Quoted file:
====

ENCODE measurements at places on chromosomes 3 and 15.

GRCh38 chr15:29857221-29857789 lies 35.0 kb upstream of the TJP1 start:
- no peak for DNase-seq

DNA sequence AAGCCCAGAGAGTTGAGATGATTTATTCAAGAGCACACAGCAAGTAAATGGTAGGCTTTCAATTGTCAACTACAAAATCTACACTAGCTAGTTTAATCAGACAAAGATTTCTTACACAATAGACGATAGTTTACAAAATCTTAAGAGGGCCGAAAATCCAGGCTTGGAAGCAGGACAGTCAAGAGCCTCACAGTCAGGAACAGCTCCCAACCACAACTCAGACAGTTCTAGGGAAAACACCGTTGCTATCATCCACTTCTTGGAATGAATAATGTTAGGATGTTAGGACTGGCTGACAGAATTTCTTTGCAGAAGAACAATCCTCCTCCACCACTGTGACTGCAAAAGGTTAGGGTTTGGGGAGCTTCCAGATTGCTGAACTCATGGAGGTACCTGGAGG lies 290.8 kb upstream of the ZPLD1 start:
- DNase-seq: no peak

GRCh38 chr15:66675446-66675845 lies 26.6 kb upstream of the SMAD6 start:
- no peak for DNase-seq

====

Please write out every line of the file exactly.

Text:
ENCODE measurements at places on chromosomes 3 and 15.

GRCh38 chr15:29857221-29857789 lies 35.0 kb upstream of the TJP1 start:
- no peak for DNase-seq

DNA sequence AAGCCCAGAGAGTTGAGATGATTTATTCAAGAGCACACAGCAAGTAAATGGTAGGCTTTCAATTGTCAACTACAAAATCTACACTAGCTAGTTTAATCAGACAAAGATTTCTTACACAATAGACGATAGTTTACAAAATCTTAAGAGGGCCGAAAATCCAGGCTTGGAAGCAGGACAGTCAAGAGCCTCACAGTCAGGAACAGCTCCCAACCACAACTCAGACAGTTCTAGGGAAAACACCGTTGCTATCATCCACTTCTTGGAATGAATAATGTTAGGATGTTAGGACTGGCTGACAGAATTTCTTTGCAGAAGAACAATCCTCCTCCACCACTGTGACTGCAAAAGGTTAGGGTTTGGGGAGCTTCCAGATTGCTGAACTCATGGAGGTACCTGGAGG lies 290.8 kb upstream of the ZPLD1 start:
- DNase-seq: no peak

GRCh38 chr15:66675446-66675845 lies 26.6 kb upstream of the SMAD6 start:
- no peak for DNase-seq